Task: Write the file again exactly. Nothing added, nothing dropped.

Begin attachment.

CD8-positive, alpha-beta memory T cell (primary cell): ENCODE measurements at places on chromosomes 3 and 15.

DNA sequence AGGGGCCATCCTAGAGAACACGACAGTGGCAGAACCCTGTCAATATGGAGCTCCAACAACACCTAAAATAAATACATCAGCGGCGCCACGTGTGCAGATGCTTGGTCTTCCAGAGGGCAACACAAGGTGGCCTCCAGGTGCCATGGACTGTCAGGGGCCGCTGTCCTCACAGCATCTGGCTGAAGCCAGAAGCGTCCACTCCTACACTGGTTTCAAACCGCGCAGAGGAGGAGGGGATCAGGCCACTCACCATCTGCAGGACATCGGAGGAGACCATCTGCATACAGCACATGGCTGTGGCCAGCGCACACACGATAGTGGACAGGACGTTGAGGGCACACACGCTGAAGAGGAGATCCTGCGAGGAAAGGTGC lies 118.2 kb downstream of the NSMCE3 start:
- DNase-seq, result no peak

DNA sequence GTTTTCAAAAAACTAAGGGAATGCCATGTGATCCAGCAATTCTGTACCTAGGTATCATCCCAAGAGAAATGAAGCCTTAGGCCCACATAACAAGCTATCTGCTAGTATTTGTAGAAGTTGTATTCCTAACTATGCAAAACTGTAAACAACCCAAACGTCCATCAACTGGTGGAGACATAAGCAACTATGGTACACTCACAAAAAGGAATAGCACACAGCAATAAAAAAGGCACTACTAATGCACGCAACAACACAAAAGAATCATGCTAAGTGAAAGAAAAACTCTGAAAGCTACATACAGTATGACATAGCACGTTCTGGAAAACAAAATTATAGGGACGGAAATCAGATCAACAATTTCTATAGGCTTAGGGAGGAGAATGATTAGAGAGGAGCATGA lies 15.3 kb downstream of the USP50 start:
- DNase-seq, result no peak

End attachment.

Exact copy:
CD8-positive, alpha-beta memory T cell (primary cell): ENCODE measurements at places on chromosomes 3 and 15.

DNA sequence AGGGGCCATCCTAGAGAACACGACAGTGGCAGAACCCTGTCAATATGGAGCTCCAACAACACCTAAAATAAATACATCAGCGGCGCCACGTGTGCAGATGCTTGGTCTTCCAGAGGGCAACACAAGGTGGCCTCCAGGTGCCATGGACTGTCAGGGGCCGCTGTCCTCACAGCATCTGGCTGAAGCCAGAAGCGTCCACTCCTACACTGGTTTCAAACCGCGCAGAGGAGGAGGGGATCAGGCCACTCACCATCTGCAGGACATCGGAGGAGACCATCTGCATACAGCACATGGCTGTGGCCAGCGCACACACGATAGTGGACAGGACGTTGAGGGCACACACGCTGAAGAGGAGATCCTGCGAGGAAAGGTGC lies 118.2 kb downstream of the NSMCE3 start:
- DNase-seq, result no peak

DNA sequence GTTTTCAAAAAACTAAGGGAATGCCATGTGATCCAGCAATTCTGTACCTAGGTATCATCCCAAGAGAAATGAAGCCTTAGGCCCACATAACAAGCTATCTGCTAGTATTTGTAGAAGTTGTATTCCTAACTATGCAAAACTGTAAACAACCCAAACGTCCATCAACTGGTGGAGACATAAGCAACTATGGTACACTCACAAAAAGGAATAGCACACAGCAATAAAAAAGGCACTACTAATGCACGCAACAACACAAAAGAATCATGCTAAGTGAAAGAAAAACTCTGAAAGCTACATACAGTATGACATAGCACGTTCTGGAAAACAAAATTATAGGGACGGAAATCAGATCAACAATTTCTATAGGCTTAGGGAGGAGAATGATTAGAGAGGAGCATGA lies 15.3 kb downstream of the USP50 start:
- DNase-seq, result no peak